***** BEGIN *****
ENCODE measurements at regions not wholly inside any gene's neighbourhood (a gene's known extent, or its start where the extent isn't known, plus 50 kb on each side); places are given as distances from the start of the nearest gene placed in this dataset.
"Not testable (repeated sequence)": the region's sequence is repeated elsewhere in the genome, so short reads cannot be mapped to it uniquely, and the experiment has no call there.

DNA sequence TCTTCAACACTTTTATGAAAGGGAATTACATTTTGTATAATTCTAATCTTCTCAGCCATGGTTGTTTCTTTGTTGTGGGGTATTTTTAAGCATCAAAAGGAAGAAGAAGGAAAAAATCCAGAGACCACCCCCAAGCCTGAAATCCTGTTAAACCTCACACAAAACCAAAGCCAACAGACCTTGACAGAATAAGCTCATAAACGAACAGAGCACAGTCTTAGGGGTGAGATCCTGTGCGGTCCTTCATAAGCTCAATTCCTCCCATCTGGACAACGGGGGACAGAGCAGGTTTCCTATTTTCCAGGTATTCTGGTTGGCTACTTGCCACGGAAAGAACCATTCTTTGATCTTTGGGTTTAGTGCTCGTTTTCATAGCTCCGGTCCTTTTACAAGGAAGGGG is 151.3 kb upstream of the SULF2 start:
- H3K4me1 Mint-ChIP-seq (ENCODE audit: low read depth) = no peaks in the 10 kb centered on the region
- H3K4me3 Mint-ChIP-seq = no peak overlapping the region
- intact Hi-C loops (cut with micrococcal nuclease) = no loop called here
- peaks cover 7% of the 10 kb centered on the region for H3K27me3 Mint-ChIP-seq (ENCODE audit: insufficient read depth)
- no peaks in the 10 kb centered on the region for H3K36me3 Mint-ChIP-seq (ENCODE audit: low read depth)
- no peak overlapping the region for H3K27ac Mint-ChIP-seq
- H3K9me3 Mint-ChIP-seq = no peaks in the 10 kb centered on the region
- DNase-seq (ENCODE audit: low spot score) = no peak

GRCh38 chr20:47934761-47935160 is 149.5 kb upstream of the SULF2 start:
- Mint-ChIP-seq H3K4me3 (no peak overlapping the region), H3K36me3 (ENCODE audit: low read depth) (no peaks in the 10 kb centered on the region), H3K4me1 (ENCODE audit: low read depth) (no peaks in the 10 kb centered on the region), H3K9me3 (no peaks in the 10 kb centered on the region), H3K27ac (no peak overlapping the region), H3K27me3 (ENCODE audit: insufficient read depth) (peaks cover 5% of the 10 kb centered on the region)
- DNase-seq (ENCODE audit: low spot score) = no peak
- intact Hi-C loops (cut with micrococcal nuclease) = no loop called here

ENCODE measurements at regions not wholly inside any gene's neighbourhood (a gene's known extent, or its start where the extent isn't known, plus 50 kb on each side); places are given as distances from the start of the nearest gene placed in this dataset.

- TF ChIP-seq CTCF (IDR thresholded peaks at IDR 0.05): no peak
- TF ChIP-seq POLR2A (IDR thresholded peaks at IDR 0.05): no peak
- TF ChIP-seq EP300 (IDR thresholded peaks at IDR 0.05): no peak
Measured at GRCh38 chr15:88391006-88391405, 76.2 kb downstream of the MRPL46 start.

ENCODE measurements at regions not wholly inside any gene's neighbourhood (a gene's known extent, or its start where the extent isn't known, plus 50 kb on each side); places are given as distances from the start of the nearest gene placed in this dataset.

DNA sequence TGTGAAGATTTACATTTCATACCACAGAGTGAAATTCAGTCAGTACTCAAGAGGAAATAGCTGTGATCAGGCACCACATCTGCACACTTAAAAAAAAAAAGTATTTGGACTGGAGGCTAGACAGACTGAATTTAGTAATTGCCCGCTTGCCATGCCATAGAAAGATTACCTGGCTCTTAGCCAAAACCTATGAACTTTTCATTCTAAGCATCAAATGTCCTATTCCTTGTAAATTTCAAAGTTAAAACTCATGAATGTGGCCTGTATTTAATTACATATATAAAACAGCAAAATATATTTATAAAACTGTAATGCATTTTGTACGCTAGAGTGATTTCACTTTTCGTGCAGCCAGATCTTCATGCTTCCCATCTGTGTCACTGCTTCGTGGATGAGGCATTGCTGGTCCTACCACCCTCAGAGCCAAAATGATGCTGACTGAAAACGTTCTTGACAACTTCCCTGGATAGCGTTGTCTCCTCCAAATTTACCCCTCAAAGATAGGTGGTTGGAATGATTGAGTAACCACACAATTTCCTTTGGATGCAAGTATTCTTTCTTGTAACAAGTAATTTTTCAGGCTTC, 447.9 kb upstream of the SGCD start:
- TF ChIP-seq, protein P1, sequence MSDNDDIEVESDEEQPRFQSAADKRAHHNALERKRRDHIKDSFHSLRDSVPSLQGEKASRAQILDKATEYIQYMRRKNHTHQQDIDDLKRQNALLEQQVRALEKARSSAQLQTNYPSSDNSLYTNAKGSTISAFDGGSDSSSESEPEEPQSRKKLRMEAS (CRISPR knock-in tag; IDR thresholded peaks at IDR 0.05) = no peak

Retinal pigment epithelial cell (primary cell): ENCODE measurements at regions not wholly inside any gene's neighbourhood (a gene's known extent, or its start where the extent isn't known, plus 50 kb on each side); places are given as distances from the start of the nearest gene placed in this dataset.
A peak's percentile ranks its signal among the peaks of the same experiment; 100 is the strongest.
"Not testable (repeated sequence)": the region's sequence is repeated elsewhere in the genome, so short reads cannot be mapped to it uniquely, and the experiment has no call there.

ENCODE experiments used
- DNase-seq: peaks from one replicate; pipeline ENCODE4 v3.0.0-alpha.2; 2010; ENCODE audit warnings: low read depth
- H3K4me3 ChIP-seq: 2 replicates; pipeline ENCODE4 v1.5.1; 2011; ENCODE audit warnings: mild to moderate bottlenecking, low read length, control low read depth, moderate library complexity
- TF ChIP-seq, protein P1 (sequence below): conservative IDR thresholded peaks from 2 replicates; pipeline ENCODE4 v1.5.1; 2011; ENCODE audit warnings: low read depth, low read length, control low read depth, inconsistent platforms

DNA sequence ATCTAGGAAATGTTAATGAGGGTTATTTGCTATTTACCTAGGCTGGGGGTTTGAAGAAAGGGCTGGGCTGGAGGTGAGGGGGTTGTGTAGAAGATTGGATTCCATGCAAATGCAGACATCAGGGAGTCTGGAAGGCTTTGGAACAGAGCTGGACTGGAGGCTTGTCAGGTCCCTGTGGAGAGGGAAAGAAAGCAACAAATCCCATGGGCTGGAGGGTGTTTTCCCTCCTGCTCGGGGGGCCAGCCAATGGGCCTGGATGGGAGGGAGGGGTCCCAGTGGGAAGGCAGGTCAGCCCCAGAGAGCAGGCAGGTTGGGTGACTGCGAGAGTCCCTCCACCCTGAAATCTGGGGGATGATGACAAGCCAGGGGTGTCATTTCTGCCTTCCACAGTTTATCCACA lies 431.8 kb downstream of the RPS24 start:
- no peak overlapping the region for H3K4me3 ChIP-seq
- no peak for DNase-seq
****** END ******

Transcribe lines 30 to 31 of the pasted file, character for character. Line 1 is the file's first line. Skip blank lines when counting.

- TF ChIP-seq, protein P1 (sequence below): conservative IDR thresholded peaks from 2 replicates; pipeline ENCODE4 v1.5.1; 2011; ENCODE audit warnings: low read depth, low read length, control low read depth, inconsistent platforms

DNA sequence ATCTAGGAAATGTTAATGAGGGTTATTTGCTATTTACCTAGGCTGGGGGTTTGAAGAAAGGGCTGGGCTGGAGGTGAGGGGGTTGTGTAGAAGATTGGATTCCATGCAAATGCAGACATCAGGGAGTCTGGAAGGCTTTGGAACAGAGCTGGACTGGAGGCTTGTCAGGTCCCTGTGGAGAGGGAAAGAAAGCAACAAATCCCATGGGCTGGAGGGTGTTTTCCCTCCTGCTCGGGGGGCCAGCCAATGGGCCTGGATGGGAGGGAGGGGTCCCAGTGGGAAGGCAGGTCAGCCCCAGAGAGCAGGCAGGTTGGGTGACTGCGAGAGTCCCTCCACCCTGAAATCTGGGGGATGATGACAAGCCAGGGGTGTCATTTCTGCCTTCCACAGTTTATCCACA lies 431.8 kb downstream of the RPS24 start: